Introduction to Forward Lunges:
The Forward Lunge is a multi-joint exercise that is used for injury prevention, injury rehabilitation, and improving sports performance. A lunge can be done as a bodyweight exercise, with weights, or for plyometric training (jump or reactive training) exercise. Performing lunges strengthens the muscles crossing the hip, knee, ankle, and helps improve balance and core stability.

Common Recommendations for Proper Lunge Technique:
The American Council on Exercise (ACE) recommends the following technique for lunges:

Step forward and slowly lower your body until your front thigh is parallel with the ground and your lower leg is leaning slightly forward. Hips should be moving primarily downward. Avoid wobbling and driving hips forward. Keep slight forward bend at hips and maintain straight back. To return to standing, push off by activating your “thigh and butt muscles” to return to an upright standing position.

By stopping before your knee hits the ground, you force yourself to use your muscles to control yourself through the movement and you avoid the risk of bruising your knee. Changing your step length and weight distribution can alter muscle activation. Additionally, landing and keeping your weight on your midfoot mimics most athletic activity and decreases the load on your PCL.

You may also have heard the recommendation “don’t let your knee go past your toes.” This is a common recommendation advocated by many, but with little supporting evidence.

Evidence Based Recommendations:
We reviewed the scientific literature and performed anatomical and biomechanical analyses to evaluate the effects of various lunge techniques on muscle, ligament, and bone loading. Comparisons of different techniques revealed that bodyweight lunges, regardless of whether or not the front knee goes beyond the toes, do not generate sufficient forces to damage any knee structures, but caution should be taken when performing weighted lunges. Therefore, you can use your toes as a general guideline for knee position, but not as a rigid endpoint for your lunge, as optimal stride length and knee position will change with anatomical variation and muscle strengthening goals.

Lunges can be used for injury rehabilitation, injury prevention, and improving various types of performance by improving leg and core strength. Walking lunges can improve hamstring strength and jumping lunges can improve sprint performance. Rehabilitation programs, particularly following an anterior cruciate ligament (ACL) or posterior cruciate ligament (PCL) reconstruction, often incorporate lunges because they strengthen the muscles around the knee and strengthen the core because they require maintaining balance and posture.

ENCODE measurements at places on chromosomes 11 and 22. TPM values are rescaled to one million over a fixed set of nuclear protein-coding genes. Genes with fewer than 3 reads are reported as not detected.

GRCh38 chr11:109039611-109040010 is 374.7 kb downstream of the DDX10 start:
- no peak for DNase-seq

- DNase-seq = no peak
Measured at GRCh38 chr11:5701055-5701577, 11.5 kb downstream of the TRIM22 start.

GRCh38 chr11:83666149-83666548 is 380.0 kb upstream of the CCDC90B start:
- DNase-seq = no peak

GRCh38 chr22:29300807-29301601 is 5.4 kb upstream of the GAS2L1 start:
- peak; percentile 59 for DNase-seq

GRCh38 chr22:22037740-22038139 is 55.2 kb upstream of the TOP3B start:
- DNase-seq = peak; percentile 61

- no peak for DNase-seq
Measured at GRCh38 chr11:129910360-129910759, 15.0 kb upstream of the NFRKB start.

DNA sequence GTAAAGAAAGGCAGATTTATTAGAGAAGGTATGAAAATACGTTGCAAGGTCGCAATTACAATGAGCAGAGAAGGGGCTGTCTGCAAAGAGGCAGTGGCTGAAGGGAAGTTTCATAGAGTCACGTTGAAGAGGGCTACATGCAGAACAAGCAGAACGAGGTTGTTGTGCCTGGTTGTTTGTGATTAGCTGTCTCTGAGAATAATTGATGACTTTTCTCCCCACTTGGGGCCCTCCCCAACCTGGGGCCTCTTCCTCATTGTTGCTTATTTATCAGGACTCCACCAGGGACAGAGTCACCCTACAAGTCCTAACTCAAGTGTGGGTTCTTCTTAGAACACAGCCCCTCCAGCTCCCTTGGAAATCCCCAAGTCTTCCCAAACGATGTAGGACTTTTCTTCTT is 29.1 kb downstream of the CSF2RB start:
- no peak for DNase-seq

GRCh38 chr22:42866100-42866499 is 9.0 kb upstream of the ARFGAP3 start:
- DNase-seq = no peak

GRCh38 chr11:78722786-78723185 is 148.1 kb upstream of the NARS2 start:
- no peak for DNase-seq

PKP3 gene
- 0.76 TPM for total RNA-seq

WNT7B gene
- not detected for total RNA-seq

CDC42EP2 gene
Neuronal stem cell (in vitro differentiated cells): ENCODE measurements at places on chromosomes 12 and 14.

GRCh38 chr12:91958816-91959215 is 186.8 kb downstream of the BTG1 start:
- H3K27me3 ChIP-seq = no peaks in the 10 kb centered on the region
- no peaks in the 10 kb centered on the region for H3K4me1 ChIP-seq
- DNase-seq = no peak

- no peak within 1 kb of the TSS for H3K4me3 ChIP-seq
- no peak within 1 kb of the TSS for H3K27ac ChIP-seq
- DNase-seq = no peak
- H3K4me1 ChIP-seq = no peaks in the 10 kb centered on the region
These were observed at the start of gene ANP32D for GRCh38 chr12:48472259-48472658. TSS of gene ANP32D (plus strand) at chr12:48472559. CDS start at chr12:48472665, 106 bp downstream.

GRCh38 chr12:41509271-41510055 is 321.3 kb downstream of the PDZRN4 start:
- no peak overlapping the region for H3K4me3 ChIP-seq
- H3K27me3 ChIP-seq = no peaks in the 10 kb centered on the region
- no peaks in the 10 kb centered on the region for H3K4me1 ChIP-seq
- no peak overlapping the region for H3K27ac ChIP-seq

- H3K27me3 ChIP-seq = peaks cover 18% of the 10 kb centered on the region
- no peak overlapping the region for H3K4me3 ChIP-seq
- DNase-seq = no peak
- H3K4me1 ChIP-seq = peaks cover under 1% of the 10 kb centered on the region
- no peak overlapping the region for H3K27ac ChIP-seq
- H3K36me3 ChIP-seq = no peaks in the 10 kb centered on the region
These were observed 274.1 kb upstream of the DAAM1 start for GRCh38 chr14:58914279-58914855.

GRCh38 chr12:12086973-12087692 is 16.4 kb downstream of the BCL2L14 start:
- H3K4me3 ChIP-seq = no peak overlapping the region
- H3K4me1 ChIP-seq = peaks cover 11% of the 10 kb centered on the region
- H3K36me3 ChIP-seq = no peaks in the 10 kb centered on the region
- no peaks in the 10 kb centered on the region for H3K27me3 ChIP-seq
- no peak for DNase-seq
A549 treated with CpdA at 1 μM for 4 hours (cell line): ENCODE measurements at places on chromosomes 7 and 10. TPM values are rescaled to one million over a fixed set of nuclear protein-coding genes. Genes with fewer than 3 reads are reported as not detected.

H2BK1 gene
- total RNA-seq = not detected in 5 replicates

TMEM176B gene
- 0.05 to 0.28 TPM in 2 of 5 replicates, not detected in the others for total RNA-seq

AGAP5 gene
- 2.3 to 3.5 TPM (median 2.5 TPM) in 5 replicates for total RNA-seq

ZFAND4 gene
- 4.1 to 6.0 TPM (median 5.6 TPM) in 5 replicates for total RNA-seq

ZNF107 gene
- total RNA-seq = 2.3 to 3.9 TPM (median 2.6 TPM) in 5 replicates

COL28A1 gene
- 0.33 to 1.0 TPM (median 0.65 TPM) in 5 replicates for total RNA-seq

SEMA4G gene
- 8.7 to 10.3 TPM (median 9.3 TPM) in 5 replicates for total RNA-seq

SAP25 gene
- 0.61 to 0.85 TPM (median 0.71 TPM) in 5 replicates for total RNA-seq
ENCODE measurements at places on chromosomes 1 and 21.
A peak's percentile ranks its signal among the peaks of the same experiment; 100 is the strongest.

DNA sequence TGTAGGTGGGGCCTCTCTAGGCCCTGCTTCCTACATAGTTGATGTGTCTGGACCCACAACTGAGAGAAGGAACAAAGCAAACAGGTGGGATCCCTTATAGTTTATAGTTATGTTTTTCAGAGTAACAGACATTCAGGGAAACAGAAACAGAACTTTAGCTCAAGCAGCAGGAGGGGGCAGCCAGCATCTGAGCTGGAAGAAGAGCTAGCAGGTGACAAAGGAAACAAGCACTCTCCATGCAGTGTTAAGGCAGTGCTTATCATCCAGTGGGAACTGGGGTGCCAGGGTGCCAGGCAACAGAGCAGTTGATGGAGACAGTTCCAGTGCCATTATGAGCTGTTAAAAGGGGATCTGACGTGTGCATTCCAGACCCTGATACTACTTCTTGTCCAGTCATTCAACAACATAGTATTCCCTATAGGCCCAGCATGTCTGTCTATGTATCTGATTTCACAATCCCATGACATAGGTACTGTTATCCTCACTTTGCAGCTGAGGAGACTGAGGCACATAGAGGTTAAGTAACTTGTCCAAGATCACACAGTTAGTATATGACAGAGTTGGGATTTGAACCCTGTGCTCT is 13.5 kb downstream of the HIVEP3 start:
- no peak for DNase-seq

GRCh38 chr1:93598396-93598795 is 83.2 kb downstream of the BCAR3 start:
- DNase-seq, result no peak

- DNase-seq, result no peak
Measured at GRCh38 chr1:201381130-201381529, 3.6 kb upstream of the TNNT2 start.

Many people follow the lunge technique guideline that suggests not allowing the front knee to move beyond the toes. However, based on our findings, we can recommend bodyweight forward lunges of short and long step lengths with the front knee ranging from slightly behind the toes to slightly in front of the toes. Due to anatomical variation as well as variation in PCL loads across different techniques of lunges, you should use your toes as a general guideline to avoid excess loading of the PCL, but not as a rigid endpoint for your lunge, as optimal stride length and knee position will change with anatomical variation and muscle strengthening goals. Landing and keeping your weight on your midfoot during lunges is the most applicable to many athletic activities and helps minimize PCL loading. Additionally, each athlete’s sport, flexibility, and balance should be considered when determining the step length, body position, and speed of the lunge to optimize the muscle activation and speed of the movement to fit the athlete’s sport.

Performing lunges incorrectly can result in a variety of injuries including strains of hip, knee, and ankle muscles, patellofemoral pain, hip or knee bursitis, and Iliotibial (IT) Band Syndrome. These injuries can be caused by improper activation of muscles, irritation of various structures due to anatomy or improper form, overuse, or lack of a proper warm up.

If you experience knee pain without an underlying condition, adjusting your form (step length, weight distribution, front knee position, etc.) may alleviate the pain. However, if you have a recent knee injury or persistent condition, such as a knee sprain, meniscus tear, muscle strain, tendinitis, IT Band Syndrome, bursitis, arthritis or patellofemoral pain, do not perform lunges until you have been cleared by a health care professional. If you experience pain in or around your knee joint, consult your health care provider before continuing to do lunges.